The long, brilliant career of the artist known as Prince brings to mind one of the very few artists in the 1990s whose fusion of disparate styles is similarly impressive, and whose best work can stand up to his: the group P.M. Dawn, whose lead rapper and singer is appropriately named Prince Be. P.M. Dawn's biggest hit, "Set Adrift on Memory Bliss," is about the way that memories fade, whether we want them to or not. Now, as the summer recedes into a purple sunset, it's a good time to remember just how good they were.
The late 1980s and early 1990s were for rap music what the late 1960s were for rock. Bands from De La Soul to the Beastie Boys to NWA were pushing hip-hop beyond all conceivable limits and tracing the future direction for its sound for the next twenty years. In those heady days, P.M. Dawn occupied the western border of hip-hop and R&B opposite Boyz II Men and New Jack soul. Long before Cee-Lo (of Goodie Mob and Gnarls Barkley) or Andre 3000 (of Outkast) gave up rapping for singing, Prince Be sang hooks and alternated sung and rapped verses, while his brother DJ Minute Mix sampled artists from Spandau Ballet to the Beatles in psychedelic, sunny, new age beats.
Unlike Prince, no matter what artist they covered or genre they sampled, P.M. Dawn's sound was always its own. The lyrics were meditations in a major key about memory, knowledge, love, and identity -- in other words, like nothing else that anyone considered rap. But the beats were danceable, the harmonies were gorgeous, and for a brief moment they topped the charts with crossover appeal. However, because of their pop leanings, they suffered the fate of many early 90's rap stars (think of MC Hammer, Vanilla Ice, and a host of other novelty acts with no street credibility), and fell unjustly into obscurity.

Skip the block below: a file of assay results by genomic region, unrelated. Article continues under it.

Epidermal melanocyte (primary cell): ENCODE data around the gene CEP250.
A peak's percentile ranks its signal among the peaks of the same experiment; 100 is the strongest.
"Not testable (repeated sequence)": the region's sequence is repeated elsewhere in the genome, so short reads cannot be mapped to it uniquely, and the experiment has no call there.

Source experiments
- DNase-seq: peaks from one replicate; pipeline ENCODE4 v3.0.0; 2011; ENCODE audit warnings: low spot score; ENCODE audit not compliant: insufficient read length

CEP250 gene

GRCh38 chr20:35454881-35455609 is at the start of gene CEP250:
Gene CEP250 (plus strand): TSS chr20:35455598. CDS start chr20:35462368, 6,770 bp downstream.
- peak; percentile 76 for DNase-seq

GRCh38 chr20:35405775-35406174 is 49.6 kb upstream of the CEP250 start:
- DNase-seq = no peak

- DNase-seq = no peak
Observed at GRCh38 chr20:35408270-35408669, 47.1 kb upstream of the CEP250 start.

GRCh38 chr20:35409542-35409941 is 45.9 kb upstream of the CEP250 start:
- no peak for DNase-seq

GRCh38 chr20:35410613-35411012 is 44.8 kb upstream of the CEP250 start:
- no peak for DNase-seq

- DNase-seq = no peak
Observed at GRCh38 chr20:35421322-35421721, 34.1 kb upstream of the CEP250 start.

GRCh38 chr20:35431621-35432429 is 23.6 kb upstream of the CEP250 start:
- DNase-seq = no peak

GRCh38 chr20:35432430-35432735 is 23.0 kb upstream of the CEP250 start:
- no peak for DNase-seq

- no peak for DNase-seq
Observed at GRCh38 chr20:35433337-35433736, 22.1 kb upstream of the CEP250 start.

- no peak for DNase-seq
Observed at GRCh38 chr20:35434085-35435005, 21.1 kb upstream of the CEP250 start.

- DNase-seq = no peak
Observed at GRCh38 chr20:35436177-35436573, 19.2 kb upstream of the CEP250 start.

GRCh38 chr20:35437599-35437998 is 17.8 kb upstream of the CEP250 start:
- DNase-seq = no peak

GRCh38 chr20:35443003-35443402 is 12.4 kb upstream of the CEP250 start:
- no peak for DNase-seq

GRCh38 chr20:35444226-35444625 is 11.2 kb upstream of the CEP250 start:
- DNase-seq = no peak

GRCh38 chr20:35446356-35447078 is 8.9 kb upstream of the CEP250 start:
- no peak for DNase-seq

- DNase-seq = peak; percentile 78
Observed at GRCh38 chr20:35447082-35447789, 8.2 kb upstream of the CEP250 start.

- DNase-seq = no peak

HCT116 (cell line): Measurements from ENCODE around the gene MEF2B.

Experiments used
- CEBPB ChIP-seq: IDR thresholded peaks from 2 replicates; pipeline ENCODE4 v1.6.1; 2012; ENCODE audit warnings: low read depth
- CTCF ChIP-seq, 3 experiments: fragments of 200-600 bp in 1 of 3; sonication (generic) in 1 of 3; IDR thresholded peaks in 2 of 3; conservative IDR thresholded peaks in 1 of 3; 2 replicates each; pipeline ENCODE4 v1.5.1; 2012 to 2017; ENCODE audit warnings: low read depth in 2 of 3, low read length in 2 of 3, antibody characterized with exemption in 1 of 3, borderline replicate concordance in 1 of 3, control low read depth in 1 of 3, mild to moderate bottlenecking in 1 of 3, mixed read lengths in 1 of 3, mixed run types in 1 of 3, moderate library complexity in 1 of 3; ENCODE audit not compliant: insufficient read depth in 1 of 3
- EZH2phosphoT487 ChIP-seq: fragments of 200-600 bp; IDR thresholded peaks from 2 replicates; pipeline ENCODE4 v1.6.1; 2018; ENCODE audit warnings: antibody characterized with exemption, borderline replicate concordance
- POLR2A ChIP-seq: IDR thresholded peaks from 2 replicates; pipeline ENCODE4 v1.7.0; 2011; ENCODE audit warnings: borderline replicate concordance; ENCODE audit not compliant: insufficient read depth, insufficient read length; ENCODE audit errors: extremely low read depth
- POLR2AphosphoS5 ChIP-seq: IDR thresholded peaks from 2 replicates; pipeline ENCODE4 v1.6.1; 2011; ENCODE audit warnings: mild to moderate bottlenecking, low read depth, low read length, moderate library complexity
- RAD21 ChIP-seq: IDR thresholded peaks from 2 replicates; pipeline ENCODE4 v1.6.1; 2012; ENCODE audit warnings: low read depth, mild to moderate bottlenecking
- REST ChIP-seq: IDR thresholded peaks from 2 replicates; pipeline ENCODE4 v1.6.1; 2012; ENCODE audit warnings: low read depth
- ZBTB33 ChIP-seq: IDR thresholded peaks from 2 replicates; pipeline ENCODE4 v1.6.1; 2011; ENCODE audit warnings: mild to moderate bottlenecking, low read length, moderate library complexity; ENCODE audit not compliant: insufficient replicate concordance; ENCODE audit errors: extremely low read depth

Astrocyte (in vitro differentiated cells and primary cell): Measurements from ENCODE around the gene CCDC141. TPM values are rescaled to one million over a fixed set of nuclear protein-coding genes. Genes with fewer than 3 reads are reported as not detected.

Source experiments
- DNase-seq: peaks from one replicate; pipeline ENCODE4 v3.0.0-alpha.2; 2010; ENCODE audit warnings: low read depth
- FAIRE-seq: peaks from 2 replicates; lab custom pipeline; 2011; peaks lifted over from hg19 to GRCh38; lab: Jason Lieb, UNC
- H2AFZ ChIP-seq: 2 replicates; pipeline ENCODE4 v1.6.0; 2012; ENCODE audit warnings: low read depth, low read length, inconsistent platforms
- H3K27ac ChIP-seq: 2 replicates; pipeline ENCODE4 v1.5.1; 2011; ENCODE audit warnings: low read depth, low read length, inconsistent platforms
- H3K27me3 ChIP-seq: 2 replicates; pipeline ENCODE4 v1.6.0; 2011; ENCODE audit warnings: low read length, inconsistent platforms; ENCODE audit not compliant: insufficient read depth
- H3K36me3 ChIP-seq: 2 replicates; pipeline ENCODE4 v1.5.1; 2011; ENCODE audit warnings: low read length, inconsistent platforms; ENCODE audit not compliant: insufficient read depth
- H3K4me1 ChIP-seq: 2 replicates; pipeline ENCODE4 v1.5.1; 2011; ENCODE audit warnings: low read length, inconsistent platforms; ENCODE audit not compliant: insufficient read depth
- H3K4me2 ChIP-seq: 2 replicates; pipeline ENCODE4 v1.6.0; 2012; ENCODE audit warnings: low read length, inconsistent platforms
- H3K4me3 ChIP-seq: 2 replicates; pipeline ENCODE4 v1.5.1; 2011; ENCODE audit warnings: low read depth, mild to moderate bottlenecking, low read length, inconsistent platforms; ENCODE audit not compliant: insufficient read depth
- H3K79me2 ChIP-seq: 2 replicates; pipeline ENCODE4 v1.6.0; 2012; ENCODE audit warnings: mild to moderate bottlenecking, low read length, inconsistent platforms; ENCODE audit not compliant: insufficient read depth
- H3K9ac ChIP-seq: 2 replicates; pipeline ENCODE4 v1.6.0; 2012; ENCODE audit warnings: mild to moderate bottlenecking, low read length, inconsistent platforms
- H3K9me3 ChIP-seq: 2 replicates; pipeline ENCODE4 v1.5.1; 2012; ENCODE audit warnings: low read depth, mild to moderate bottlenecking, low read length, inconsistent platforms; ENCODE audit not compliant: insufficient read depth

The first Prince managed to spread his influence through legions of proteges, associates, and collaborators, like Sheila E., Wendy and Lisa, Morris Day, Appollonia, Vanity 6, and even Chaka Khan. P.M. Dawn's legion of imitators was much less sprawling, but hardly less noteworthy. They emerged in the midst of a fertile alt-rap landscape, along with De La Soul, Arrested Development, Digable Planets, and A Tribe Called Quest -- all seminal acts in their own right -- and their sonic footprint can be heard in the work of their peers, both rappers and neo-soul singers.
P.M. Dawn's first album, 1991's stunning Of the Heart, Of the Soul, and Of the Cross, showed their genre-defying sound in full blossom; subsequent albums didn't offer new ideas so much as hone the tone they'd already created. Sadly, this happened as their popularity dropped, and their new albums, all beautiful, fell on few ears. The longer P.M. Dawn stayed around, the fewer of their peers remained: Digable Planets broke up in '95; Arrested Development in '96; Tribe in '98. Over the years, while P.M. Dawn continued to refine their sound, they stood increasingly alone musically and lyrically. The promise of the early 1990s as a time of ethnic uncertainty and cultural fusion gave way by the end of the decade to familiar retrenchment. P.M. Dawn's joyous combination of new age, new wave, and old school soul, which was once ahead of its time, became anachronistic, a coulda been for a musical future that never was.
In the end, the world wasn't quite ready to give a lasting embrace to a rap group whose philosophical muse was closer to Woodstock than to gangsta, and that's too bad. Even in the late 1960s, when tastes and genre distinctions were less intractable, there were only a few African-American artists who managed to span the breach between soul and rock, music that captured audiences of all races and colors. They were genuine hippies, geniuses in multiracial bands, like Arthur Lee of Love, and, of course, Jimi Hendrix.
In the years since then, despite the co-option of rap and soul by Top 40 radio and svengalis of all shapes and sizes, the number of African-Americans in rock music hasn't substantially increased. So perhaps it's not exactly surprising that Prince Be and his brother ended up alone. But they deserve better. Now that the millenium's actually come, it's time to give them a new chance at the smiling dawn their music heralded. They're one of the best acts of the 1990s, just as the other Prince is one of the best acts of the 1980s and 1990s. It's time to give them their due.